Black & white beauties

Black & white beauties

Black & white beauties

In the age of digital dominance, Santanu Chakraborty successfully revives analog
photography in black and white, observes Nirmala Govindarajan, as she engages the analog photographer in a conversation

Striking a balance between the science and art of capturing moments that speak to you over and again, Santanu Chakraborty goes with what his heart says. He then evokes the shades of life in black and white with scientific precision. The effect of this marriage between Santanu’s heart and science is a work of art, replete with a story within a history of people and their relation to cultural contexts. Stepping into this space, you can’t help but wonder what these people from faraway regions — in Kolkata, in Ladakh and the fairs abounding India — have transpiring in their minds. Inadvertently, you begin to draw context to their roots.

Advertently, Santanu, a neuroscientist, who discovered the power of black-and-white images while in college in Mumbai, continued to imbibe mastery over the lost art of classical black-and-white photography even while he lived and worked in New York for a decade. He addressed his passion for the medium by participating in photography and printing workshops, including with master printer Jim Megargee.

Today, Santanu is among the unusual tribe of analog practitioners in the world, to spread word about the medium. His ‘Analog Power’ workshop, recommended by Pulitzer Prize-winning photographer Greg Marinovich, received much appreciation by the participants at the National Gallery of Modern Art (NGMA), Bangalore, in August this year. As the first analog photographer to conduct a workshop of this nature at this acclaimed haven of art, Santanu is excited that there is a renaissance of interest in analog medium across the globe.
“Youngsters in India too are keen on giving their work a unique stamp. It feels wonderful to be able to share what I know. At the converging point of aesthetics and science, teaching analog to a diversity of students is an engaging process across myriad ideas the medium offers,” he says.

Tools of the trade

In sync with this convergence, Santanu straddles the diversely construed worlds of art and science, for he feels that nature does not distinguish between disciplines. Humans do. “My family gave me an encyclopedia when I was a child. I would play a game, opening different pages every day, and reading them. With no one to admonish me, I developed the belief that since both art and science were in the same book, they must be part of the same world. I have retained that belief even as an older child,” he explains. Santanu sees the world as a deeply-connected place with many treasures, which might yield to those who have the courage to explore.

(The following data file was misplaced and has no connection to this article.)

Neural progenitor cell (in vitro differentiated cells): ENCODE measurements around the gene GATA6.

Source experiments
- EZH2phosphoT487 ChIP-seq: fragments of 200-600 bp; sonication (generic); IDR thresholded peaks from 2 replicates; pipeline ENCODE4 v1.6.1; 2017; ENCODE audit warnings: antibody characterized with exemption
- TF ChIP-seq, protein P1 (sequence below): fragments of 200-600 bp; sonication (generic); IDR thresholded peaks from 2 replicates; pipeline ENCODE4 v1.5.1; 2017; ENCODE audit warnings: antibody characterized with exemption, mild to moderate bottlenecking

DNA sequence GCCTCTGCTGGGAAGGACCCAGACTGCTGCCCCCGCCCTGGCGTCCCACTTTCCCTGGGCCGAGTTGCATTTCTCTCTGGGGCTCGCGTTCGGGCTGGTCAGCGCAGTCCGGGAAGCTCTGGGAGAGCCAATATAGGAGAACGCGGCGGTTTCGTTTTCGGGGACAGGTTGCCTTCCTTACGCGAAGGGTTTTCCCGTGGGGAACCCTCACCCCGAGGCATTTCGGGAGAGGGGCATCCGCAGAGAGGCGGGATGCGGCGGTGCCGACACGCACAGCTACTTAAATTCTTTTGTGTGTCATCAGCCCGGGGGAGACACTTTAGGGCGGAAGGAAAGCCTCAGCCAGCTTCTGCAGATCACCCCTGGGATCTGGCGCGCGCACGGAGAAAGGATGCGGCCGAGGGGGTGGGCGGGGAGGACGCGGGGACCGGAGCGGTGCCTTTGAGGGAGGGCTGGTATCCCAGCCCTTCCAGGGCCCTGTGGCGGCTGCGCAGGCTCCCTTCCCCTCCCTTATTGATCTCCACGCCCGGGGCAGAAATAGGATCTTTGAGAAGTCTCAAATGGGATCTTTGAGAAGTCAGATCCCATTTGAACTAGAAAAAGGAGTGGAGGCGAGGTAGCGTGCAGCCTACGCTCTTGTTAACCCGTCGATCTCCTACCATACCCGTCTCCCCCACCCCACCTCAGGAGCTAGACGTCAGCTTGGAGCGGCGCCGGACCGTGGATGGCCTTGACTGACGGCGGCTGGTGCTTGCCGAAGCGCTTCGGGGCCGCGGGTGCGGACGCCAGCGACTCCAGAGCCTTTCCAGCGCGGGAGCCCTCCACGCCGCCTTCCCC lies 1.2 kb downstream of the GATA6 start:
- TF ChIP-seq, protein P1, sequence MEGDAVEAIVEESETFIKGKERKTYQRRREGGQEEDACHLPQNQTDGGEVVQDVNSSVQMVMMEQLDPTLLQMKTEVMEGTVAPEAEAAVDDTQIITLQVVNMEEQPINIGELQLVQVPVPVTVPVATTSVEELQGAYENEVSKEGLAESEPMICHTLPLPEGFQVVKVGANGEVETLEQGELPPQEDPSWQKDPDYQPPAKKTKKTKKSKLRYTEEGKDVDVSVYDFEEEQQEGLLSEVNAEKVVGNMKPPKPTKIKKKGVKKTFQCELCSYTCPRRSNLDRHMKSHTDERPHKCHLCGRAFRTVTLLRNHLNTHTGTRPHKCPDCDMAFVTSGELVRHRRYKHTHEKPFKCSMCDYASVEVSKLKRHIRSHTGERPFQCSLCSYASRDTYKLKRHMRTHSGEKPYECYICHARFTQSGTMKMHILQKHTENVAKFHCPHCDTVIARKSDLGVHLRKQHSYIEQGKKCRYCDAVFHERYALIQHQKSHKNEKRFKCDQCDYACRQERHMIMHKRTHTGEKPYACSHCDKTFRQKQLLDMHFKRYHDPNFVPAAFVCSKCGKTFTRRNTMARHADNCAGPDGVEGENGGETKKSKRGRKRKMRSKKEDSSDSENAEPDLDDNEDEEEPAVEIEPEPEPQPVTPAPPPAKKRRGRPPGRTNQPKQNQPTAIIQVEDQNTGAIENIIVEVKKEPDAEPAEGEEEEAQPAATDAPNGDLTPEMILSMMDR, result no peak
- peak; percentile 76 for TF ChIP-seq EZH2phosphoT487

Delving into this explorer’s kit, we find rare, timeless equipment — vintage cameras, tripod, film, plates, developers and fixers waiting to be mixed in dynamic proportion. Behind it all, hidden to the naked eye, emerges a sensitive mind. “That’s my most compelling tool!” confirms Santanu.

Add curiosity and courage to this kit, and we connect to the mind of this analog photographer, who has multiple ongoing projects including bodies of work on Kolkata, Ladakh and the ancestral pujas of Bengal. “Of these, the Kolkata work began almost by accident. I lived there for a couple of years and found the city both maddening and charming. It is full of life; much of it intersecting the city’s public spaces. But despite being fond of exploring the city, I wasn’t keen on shooting it thinking that it had already been done. Then one day, it struck me that life had also been lived before. But that doesn’t stop some of us from living.
So I began shooting the Kolkata that moved me,” says Santanu.

Before that, having lived in America, travelled in Europe, and now back to his roots in India, are there emotions which are at one time common to all cultures and to others diverse?

Emotions that Santanu’s shutterbug feels one with? “I do not have roots in the conventional sense. Nor do I see a difference between East and West,” he says, adding, “But I do have a strong attachment to many lands and cultures. India, while stereotyped as one land, is really a diversity of nations rolled into a small subcontinent. Interacting, fighting and evolving together. It is the juxtaposition of opposing ideas that makes India interesting. My interests lie in these interfaces of opposites. Passing these intersections everyday is what jolts me into thinking about the other and its mirror image; the self.”

Capturing emotions

In seeking to delve within, Santanu is drawn to feeling. “Frames that can evoke emotions interest me,” he says. And within the frame, encapsulating lasting moments, there is not one, but many, that took with them a part of Santanu. “It is hard for me to rationalise the process of searching. Sometimes I see an evocative scene unfolding and know that I have to be quick. At others, I just feel there is something special in a place. Then I have to be slow, and given enough time, it will slowly reveal itself,” he says.

Santanu’s works have revealed themselves at various exhibitions including Portraits of Child Labor, Group Show, Ranu Chaya Mancha, and the travelling exhibit, Kolkata 2010, Birla Academy of Arts, Kolkata 2011 (Exhibit for CRY, Kolkata). As he continues to experiment with much slower methods of working, using larger format cameras to see if the meditative approach reveals a subject differently, he introspects about the nature of representation, eventually exploring photography’s connections with other forms of imagery.

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